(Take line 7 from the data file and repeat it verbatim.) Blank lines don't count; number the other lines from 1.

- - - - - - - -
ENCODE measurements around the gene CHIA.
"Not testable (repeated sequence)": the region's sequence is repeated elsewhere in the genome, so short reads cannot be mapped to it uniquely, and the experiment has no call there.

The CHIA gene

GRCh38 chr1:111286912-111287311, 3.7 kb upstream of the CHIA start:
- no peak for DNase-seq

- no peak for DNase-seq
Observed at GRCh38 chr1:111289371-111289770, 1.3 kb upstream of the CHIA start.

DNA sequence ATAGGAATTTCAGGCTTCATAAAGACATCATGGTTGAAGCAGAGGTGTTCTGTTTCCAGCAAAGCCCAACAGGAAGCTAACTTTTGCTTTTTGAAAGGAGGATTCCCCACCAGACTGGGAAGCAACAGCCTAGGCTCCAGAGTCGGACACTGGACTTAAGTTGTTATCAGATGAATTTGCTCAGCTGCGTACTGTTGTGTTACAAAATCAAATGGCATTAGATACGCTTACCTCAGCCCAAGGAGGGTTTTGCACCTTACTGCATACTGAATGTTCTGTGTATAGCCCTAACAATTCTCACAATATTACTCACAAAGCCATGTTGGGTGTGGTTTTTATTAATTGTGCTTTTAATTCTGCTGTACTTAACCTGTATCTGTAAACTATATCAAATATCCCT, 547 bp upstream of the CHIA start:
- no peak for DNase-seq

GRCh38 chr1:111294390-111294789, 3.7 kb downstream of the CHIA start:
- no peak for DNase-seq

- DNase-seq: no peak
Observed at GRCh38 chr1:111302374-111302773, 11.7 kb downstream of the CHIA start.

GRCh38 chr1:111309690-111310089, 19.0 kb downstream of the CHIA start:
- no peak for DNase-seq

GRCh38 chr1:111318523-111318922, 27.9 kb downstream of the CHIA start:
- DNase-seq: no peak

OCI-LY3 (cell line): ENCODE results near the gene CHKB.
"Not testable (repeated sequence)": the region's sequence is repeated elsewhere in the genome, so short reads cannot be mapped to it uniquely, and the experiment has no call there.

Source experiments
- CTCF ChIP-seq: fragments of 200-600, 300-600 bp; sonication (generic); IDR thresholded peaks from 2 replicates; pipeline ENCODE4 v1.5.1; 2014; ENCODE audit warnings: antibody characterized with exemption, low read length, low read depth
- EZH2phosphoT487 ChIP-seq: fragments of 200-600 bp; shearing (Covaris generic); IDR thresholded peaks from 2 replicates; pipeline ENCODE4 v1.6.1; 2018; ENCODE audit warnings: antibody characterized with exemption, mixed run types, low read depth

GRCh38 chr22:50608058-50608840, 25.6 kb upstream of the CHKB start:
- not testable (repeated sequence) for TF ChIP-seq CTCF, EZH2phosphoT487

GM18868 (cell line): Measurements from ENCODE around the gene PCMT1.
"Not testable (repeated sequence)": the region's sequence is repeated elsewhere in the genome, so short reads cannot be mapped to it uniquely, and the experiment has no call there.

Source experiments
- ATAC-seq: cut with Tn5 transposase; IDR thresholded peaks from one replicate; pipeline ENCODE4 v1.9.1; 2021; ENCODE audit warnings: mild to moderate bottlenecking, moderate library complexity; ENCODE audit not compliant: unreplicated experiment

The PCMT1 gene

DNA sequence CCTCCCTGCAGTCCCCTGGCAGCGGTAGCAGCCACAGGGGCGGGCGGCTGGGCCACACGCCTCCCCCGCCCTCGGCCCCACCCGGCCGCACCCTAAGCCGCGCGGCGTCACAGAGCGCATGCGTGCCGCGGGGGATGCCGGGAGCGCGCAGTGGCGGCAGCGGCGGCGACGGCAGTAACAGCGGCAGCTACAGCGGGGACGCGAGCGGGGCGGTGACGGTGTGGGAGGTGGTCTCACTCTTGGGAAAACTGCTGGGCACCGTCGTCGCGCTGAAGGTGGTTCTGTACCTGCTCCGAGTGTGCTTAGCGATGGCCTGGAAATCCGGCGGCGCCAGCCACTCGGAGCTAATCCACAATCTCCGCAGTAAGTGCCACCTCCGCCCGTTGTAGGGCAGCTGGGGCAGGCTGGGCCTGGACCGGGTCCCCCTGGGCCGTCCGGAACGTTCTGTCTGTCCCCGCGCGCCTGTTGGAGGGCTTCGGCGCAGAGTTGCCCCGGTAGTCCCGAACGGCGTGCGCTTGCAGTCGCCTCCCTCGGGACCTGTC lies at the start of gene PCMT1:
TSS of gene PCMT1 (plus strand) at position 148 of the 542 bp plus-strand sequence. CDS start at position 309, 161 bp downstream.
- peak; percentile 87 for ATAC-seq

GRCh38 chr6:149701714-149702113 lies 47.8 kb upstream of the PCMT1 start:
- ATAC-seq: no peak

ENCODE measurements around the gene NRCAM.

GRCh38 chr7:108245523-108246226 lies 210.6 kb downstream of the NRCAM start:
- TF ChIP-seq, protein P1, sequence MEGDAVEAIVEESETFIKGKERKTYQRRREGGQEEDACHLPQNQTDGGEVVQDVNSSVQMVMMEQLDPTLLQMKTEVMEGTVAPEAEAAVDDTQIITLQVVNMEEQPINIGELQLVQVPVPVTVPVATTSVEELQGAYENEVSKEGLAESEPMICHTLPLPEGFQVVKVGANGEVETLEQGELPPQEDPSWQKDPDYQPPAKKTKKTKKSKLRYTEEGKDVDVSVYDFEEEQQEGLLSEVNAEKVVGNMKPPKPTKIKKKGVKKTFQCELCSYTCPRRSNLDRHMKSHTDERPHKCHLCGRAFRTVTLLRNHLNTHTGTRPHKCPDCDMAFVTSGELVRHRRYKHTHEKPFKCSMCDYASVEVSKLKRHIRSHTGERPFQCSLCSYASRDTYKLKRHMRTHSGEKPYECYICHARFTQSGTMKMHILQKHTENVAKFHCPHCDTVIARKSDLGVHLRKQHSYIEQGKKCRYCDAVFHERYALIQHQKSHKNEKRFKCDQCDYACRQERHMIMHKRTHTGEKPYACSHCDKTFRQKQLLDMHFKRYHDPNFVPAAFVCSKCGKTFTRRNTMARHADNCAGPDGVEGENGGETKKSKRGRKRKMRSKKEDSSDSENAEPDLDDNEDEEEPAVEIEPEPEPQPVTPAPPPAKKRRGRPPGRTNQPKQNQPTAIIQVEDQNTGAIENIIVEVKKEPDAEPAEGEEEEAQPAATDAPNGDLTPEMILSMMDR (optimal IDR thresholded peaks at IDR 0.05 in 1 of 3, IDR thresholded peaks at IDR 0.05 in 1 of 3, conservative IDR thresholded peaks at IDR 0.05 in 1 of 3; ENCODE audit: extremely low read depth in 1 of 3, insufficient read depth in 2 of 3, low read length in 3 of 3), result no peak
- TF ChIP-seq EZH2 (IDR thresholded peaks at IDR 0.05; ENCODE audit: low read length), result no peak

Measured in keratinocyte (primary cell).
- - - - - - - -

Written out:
Observed at GRCh38 chr1:111289371-111289770, 1.3 kb upstream of the CHIA start.